An iPhone is capable of taking some astonishing photos—look no further than Apple’s “Shot with iPhone” campaign for proof—but as always, understanding your tools is the first step to creating great things with them. Of course you’ll know how to take snaps with your iPhone, but there are all sorts of oft-forgotten little features that you can use which unlock a whole range of tricks for getting photos that are more accomplished, more creative, or just plain more fun.
We’re going to assume you know the basics of opening the camera app and taking a shot, and that you know you there are great apps such as Instagram, VSCO, Pixelmator and Waterlogue that can apply filters or do desktop-style image editing to make your photos really shine. What we’re interested in here is the pro stuff—some of which, to be sure, will be limited to more recent models, but most will be applicable to most iPhones still in use. Ready? Say cheese!
Set focus and exposure—and apply exposure compensation
You probably know that you can tap somewhere on the screen when you’re in the Camera app to tell your iPhone specifically where to focus (even if it has recognized faces in the scene and decided to prioritize them) but this also sets the exposure, that is, how bright or dark the image is.
So for example if you’re photographing someone inside a room with their back to a window, by default the iPhone’s automatic exposure will likely turn them into a silhouette (as it tries to balance the bright backlight and the dark subject) but if you tap on them, it knows what you want to prioritize, so it makes the scene brighter. The view out the window will get “blown out”—that is, made too bright and so detail will be lost—but at least your subject won’t look like they’re in a witness protection program.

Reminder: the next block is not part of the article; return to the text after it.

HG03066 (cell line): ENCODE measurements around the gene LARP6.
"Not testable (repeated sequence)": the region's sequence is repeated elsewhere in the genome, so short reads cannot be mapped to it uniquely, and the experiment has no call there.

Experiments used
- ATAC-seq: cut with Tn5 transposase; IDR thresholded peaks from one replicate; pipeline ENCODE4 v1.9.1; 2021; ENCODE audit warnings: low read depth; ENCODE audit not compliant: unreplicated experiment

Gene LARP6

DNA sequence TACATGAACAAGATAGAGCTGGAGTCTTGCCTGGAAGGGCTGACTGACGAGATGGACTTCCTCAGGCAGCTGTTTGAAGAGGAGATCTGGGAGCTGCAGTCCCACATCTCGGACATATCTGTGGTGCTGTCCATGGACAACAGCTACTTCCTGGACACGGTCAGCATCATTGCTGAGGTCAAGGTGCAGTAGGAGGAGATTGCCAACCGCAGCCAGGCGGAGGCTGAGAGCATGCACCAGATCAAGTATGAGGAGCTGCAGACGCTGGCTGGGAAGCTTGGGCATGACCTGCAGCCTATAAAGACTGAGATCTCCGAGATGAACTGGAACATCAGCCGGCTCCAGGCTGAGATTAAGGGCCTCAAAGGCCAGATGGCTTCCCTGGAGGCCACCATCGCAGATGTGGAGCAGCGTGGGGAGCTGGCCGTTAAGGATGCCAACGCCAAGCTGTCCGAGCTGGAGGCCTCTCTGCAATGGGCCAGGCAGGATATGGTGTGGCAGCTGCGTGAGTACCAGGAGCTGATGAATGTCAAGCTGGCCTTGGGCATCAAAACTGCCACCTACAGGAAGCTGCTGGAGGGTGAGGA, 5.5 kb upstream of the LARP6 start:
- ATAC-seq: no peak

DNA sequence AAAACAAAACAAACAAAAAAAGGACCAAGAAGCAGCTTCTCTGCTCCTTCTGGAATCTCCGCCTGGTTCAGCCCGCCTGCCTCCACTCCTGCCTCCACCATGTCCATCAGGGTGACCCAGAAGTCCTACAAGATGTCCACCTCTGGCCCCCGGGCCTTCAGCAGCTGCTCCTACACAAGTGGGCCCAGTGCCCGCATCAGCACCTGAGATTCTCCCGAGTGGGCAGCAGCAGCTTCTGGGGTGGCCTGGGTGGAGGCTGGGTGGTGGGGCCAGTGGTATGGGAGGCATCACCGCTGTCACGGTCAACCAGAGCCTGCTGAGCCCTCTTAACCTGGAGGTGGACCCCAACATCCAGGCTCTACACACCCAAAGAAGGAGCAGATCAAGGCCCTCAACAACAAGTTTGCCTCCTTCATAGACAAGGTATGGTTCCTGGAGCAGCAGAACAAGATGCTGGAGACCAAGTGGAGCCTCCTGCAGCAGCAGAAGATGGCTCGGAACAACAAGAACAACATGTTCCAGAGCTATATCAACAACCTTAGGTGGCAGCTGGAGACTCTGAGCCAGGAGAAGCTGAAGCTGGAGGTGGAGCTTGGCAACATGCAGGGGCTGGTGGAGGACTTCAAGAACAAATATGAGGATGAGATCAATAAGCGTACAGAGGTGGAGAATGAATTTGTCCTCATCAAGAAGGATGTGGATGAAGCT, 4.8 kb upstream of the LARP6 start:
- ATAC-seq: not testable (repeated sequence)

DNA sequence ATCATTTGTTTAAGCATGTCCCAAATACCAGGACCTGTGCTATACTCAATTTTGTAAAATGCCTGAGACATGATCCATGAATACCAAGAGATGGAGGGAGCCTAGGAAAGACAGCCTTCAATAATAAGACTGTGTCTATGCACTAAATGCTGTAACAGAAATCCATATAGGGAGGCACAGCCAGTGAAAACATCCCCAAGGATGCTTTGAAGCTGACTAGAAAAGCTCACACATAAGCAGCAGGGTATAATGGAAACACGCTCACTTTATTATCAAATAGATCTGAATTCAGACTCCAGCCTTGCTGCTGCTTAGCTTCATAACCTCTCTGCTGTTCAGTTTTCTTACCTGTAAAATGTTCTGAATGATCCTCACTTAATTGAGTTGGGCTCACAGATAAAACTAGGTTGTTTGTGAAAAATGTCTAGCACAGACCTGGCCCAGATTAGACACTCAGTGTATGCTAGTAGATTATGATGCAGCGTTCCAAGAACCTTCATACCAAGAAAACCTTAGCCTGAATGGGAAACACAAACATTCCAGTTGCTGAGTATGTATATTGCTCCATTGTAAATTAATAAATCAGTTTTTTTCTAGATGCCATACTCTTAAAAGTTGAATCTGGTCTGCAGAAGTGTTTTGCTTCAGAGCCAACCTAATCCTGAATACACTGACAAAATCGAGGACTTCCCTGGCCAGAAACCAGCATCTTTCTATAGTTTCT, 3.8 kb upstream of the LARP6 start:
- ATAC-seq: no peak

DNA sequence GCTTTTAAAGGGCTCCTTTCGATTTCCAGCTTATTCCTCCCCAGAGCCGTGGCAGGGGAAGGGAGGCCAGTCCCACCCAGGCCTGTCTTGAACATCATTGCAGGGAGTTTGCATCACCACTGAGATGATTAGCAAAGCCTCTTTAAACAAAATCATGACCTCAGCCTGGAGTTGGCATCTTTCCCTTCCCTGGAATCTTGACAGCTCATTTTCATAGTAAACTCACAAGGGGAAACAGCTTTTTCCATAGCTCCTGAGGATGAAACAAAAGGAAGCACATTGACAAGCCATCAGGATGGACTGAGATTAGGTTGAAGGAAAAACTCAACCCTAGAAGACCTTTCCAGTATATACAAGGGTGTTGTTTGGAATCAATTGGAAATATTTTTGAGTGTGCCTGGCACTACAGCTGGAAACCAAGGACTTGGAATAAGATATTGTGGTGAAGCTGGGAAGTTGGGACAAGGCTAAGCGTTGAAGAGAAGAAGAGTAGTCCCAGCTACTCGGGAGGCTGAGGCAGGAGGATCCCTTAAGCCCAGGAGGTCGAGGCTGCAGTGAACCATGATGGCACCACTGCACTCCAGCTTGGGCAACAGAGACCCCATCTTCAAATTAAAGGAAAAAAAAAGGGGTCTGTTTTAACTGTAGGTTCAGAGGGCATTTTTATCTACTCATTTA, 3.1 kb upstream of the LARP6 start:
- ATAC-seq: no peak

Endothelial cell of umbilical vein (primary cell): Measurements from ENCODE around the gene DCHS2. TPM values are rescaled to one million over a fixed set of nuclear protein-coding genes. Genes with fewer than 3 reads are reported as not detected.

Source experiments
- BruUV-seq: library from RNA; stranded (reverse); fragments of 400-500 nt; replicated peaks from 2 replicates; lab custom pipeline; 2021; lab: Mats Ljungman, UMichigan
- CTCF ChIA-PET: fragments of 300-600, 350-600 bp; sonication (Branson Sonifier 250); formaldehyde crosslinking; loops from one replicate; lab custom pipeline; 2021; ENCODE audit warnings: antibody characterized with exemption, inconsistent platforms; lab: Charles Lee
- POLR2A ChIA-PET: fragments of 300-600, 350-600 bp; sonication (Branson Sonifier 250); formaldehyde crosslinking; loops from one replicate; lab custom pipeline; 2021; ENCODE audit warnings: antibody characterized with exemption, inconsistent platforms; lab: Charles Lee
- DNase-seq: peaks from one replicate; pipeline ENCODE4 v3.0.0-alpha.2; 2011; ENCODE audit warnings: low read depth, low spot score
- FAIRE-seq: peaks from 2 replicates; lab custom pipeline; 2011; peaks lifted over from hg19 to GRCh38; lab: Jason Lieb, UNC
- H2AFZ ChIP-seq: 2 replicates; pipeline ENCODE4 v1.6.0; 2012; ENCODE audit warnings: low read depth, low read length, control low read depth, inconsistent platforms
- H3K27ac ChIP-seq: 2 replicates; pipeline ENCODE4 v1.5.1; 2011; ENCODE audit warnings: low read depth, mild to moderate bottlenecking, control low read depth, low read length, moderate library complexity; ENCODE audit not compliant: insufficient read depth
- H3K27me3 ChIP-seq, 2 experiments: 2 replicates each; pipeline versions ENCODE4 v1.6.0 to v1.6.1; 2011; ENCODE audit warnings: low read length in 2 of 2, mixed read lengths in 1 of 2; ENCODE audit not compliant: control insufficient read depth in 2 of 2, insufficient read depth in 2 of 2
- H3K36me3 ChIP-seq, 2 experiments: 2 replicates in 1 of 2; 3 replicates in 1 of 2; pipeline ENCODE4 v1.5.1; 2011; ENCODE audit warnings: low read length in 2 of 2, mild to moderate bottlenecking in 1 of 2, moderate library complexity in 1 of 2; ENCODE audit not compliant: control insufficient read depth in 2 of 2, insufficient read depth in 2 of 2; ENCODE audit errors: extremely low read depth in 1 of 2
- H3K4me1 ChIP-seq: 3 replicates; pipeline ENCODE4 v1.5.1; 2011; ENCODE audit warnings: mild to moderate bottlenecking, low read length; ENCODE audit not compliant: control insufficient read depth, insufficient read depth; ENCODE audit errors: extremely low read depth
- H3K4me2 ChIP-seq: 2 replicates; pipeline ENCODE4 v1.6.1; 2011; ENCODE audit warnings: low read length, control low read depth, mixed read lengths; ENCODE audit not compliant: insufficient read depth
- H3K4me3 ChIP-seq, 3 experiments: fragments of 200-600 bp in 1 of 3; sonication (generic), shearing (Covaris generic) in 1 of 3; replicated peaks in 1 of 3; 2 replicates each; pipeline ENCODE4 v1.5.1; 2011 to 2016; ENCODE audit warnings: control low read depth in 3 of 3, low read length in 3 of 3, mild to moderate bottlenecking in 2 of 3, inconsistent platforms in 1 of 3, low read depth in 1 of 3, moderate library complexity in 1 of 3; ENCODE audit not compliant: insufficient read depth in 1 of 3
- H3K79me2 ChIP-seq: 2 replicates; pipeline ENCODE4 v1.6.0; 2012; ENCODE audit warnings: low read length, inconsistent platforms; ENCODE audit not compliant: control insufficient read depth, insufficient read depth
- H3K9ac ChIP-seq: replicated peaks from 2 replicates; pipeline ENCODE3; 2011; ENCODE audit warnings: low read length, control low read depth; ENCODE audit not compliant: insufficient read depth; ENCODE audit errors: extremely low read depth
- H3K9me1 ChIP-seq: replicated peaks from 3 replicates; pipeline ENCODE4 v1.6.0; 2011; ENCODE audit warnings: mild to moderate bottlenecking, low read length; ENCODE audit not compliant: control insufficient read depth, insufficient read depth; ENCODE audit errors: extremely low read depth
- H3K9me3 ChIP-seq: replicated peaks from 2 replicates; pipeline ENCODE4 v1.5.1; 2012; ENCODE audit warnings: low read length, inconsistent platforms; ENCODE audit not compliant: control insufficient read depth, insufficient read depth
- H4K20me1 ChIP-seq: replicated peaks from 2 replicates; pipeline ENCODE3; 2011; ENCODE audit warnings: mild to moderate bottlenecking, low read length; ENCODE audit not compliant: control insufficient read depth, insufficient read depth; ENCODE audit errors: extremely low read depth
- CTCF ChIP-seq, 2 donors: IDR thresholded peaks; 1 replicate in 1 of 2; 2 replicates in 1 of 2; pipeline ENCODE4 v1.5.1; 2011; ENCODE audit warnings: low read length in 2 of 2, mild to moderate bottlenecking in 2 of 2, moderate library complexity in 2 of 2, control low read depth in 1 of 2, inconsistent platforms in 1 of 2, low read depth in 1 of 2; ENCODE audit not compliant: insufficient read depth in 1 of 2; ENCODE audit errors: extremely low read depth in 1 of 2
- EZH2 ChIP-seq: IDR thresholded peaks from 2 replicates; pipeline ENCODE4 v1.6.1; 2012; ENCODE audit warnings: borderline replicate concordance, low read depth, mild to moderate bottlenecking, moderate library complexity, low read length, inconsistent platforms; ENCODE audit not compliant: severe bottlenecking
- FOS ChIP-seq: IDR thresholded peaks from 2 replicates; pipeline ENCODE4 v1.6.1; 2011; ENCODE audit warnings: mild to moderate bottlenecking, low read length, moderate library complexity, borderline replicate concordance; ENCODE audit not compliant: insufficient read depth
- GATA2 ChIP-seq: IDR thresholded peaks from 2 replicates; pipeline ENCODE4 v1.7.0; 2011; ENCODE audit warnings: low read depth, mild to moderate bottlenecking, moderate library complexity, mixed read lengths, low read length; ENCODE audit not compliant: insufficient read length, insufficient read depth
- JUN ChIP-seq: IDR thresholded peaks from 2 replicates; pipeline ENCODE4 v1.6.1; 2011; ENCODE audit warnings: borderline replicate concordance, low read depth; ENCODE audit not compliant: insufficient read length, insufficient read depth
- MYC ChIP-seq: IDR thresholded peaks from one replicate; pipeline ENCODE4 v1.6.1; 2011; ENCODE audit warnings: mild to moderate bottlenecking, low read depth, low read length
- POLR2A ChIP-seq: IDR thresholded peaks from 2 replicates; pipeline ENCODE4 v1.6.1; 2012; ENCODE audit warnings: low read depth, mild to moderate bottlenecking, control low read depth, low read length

Traditional (and now of course digital) photography has a concept called exposure compensation, the idea that you let the camera decide how best to expose the scene, but then you give it a nudge—expressed usually in thirds of a “stop”—brighter or darker, to better reflect the shot you want to take. You can do this on an iPhone too, but it’s much less technical; tap on your subject, then drag the little brightness (sunburst) symbol next to the focus square up to make the picture brighter, or down to make it darker.
Lock focus and exposure
Usually the iPhone will focus and expose a shot fresh each time, since that is indeed what you usually want, but there are times, usually for creative reasons, that you want to lock the focus and exposure.
To do this, tap and hold on the screen; you’ll see a series of contracting rectangles around your finger which is your cue that the exposure and focus are now locked even if you move the camera a little or to a completely different part of the scene. Tap anywhere on the image to unlock them again.
Use a hardware shutter
You can use the physical volume buttons on the side of your iPhone to take the shot rather than the big onscreen button—handy if you’re holding the phone at an awkward angle—but this also extends to headphones (including the bundled ones) that have inline volume controls on the cable.